Kelly demonstrating technology to a local girls group, Webgrrls Along the way, we took part in the community, volunteering our resources where we could. We worked with non-profits in the area including the local humane society and a national child protection advocacy group. We were a member of a local Internet networking group, videotaping their monthly speakers then posting those videos on their site.  We also got involved with the local branch of Webgrrls, a volunteer group that focused on women in technology.  An offshoot, Junior Webgrrls, took a field trip to our office to see video streaming in action.

In 1999, we sold our dial-up users to a national ISP that wanted to go public.  It was a great time to get out of the dial-up business, as many of the large phone and cable companies were offering packages that were competing with the independent ISPs. 

In 2000, we decided to re-invent ourselves as Logicore Networks and to focus on a different business model. We found it more rewarding to have fewer customers we could work closely with to provide the technology they required for their specific operations, emphasizing quality work and establishing long term relationships.

Logicore Networks offers Internet related services such as hosting and VoIP but also specializes in building complete remote office environments along with custom network based solutions such as scalable computing and data storage systems. We use our deep knowledge and experience in the online world to develop services and products that help companies leverage the Internet.

In late 2000, the dot com bust was fast becoming a very real situation which would hurt a lot of people. Many ISP’s started falling apart and going under. For the next few years, we spent a great deal of time learning new technologies and building a new environment which allowed us to develop and test cutting edge software and networking methods which are more specialized for what we would be offering.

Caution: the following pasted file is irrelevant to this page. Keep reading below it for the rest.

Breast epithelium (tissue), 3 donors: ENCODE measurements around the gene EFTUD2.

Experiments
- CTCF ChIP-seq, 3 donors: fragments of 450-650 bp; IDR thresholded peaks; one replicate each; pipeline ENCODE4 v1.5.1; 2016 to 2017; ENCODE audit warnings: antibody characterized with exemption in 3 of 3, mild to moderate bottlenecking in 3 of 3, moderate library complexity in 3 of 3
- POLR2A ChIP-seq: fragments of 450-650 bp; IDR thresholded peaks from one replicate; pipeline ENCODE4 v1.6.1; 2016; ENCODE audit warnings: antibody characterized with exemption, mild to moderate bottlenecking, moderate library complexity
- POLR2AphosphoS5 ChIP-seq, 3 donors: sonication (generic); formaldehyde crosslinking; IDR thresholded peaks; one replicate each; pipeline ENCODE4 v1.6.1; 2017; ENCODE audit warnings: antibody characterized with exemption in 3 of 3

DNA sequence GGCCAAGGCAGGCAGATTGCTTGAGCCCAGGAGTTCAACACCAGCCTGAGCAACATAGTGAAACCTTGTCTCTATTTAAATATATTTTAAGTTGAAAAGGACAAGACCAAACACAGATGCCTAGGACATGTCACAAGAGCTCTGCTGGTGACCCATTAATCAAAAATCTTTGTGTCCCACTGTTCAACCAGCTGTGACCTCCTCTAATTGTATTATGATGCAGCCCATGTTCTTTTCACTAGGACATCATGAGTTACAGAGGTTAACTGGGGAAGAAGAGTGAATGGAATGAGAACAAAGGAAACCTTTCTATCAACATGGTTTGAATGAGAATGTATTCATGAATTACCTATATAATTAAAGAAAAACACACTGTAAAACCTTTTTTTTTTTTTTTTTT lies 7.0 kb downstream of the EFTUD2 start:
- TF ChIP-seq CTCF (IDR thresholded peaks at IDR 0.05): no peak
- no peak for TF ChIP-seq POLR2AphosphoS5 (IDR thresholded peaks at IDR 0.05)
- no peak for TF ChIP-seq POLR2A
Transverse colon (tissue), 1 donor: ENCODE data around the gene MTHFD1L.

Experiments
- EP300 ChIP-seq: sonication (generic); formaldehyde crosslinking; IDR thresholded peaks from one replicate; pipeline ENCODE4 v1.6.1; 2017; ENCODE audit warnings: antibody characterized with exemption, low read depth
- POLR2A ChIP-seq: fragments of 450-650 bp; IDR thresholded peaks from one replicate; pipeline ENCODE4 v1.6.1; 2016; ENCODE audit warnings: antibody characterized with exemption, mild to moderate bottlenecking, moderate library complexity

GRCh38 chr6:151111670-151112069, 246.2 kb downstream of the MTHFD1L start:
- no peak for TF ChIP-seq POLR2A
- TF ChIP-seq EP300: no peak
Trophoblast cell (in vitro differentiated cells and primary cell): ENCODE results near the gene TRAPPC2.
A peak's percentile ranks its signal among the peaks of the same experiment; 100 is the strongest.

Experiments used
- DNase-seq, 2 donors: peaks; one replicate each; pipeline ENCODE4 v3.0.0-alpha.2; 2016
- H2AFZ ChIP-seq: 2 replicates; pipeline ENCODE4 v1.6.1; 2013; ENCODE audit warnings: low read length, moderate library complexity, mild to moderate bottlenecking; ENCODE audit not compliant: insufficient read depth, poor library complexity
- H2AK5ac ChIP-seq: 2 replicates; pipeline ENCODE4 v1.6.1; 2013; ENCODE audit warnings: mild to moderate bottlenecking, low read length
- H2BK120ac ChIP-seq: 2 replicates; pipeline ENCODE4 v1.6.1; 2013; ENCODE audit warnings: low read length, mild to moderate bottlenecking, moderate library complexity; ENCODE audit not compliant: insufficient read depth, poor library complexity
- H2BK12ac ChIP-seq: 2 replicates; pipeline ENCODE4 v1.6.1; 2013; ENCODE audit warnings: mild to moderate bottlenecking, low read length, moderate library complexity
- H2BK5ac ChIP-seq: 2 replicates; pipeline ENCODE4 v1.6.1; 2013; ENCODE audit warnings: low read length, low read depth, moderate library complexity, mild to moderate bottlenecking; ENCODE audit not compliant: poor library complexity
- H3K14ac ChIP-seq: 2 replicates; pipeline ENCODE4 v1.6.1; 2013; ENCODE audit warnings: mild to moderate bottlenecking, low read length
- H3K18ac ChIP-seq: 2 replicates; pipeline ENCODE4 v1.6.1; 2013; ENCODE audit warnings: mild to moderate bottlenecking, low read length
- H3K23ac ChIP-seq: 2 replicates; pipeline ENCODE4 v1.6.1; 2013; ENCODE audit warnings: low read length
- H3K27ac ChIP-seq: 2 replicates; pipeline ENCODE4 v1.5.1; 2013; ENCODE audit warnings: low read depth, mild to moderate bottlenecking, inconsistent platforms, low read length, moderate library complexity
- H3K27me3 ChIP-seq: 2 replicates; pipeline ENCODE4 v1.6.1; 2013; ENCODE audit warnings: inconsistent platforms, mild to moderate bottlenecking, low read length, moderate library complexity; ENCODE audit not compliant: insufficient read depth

Areas that we are currently involved in are the remote office/tools/desktop/storage, virtual office and telephony offerings including VoIP. While gearing up to start offering these services, a unique opportunity came up which forced us into a production situation using technologies which we had been gearing up to use. This was perfect in that it gave us hands on knowledge and experience before we even started offering our services publicly.

These days, we especially enjoy being a solutions provider for small and mid-sized companies. We have broad experience in server technology and have worked with some of the best hardware available today. We work with top end blade servers such as CUBIX and IBM BladeCenter and stand alone multi-CPU systems such as the IBM eSeries and HP’s ProLiant line. For network storage, we recommend and use BlueArc’s TITAN series and IQstor storage systems.

We love the challenge of developing custom solutions for our clients. We pride ourselves on being able to assess your business needs and develop technological solutions that are right for you. If you are looking for a solutions provider, please give us a call or drop us an email.  We look forward to hearing from you!